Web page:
• Weighted action doesn't really affect aftertouch. Weighted or not, the key still wants to come back up.
    – Laurence
    Commented Jan 28, 2017 at 13:03

10 Answers 10


What I've found is that the acoustic piano is the most expressive when played softly. We all like loud, but anything can be loud and the ear will tune loud OUT after a while. But it pays attention when things get quiet. And that's where weighted keys really help - on a digital too. If you don't have that weight, you'll get a more frequent oops-BANG during the quiet times.

But light/springy keys do have advantages. More rapid attacks, glissandos are a lot easier. And cheap/light are nice advantages if you can deal with the "hard(er) to play soft" part.

So if most of your music is loud, in a bar playin rock, light keys might be great. If you're going deep into the expressive, you probably want weighted keys so your hands can relaaax and play sooo softly.

  • If you are playing an organ sound, you might want a keyboard that can feel and respond like an organ, rather than a piano
  • It's possible to make a very shallow non-weighted action, which is helpful for some techniques (I like it better for triggering percussive sounds, for example)
  • It's cheaper to make, so instruments are cheaper.
  • The instrument is lighter to carry around.

Added note : Most synthesizers have a whole bunch of ways to affect the sound expressively beyond being velocity-sensitive - for many synth players, having a good set of controllers to route to expression / CC is more valuable than velocity sensitivity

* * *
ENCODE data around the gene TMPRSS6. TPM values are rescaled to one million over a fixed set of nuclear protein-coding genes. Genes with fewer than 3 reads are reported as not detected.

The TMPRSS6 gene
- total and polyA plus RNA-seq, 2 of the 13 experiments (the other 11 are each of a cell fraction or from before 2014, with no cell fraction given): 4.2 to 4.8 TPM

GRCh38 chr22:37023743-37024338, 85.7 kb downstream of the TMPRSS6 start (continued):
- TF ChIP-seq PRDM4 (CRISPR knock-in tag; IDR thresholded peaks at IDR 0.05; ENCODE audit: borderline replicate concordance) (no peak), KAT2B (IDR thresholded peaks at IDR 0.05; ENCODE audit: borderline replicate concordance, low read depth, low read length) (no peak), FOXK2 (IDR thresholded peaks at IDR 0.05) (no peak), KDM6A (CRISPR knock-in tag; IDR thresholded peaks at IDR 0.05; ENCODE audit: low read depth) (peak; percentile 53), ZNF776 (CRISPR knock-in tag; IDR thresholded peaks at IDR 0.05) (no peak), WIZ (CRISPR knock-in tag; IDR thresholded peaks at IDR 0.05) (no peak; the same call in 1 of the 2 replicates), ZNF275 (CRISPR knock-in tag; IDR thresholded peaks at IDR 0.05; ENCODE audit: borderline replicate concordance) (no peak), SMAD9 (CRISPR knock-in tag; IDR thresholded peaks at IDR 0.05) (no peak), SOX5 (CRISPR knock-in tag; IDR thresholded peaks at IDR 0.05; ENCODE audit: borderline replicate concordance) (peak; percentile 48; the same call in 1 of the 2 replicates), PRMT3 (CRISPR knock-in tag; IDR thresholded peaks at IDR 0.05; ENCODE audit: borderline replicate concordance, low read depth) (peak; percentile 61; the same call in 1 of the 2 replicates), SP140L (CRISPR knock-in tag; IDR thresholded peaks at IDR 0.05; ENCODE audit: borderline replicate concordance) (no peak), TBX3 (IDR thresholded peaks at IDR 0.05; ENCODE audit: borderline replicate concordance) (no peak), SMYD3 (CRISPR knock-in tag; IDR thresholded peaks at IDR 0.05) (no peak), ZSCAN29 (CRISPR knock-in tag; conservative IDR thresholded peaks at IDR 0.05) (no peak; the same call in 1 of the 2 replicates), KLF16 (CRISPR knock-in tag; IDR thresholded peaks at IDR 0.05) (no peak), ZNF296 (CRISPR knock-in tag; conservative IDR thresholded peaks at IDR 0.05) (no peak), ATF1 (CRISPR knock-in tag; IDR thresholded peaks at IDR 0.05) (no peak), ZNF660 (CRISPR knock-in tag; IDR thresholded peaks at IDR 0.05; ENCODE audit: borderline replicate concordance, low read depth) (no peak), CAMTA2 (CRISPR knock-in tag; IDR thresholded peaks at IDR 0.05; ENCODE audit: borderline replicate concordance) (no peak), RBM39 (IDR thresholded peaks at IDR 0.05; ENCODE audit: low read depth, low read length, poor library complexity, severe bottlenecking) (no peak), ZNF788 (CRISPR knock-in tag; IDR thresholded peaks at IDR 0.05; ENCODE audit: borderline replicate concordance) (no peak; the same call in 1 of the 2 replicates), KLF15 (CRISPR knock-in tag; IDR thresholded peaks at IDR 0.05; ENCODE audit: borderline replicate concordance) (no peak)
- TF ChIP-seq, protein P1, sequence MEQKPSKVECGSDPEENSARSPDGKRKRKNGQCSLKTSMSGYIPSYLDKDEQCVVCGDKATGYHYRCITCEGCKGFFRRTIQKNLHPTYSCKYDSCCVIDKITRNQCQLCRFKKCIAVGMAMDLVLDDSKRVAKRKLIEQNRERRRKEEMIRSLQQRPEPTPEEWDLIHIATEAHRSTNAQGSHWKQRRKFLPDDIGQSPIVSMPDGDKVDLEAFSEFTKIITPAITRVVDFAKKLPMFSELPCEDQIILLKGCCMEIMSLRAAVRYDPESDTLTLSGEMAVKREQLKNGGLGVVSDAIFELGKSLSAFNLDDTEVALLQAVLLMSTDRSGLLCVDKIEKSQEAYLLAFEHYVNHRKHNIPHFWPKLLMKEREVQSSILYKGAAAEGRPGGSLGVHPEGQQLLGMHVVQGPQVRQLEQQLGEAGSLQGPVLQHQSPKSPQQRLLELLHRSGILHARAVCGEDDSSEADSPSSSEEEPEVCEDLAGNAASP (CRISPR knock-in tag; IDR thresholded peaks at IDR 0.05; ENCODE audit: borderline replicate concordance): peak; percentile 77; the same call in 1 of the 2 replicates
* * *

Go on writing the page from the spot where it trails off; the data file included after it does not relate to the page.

• What is CC the abbreviation for? Commented Feb 22, 2015 at 19:29
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    (MIDI) continuous controllers - MIDI messages you can send to a synth to change the sound while a it's playing. Commented Feb 22, 2015 at 19:32

Hammer action is noisier. Of course it is dwarfed by the sounds you hear, but when you have excellent reason for playing through headphones, that reason might also make light action desirable.

Also if your main instrument is not a grand piano but a harmonium or accordion or organ, there is no point in an percussive attack, and it may detract from the fine points of articulation on those instruments.


I've played both types. The non-weighted GOOD keyboards are significantly easier for a non-pianist to play. The hammer-weighted actions are better if you want a touch-response (velocity) that emulates a real piano. Some people say the non-weighted or non-hammer-action are toys; they aren't. Some of them are very good (thinking of the Kawai K5000 keyboard here, which is semi-weighted, non-hammer, and super-fast and has aftertouch and velocity).

So the question: can you play some types of music better on a non-weighted keyboard? I would say definitely YES. Fast passages will be easier to play, trills will be quicker, and the keys will be more responsive.

Try out both. See which one suits you.


I think advantage of non-weighted keys is that for organ sounds you can do smears/rakes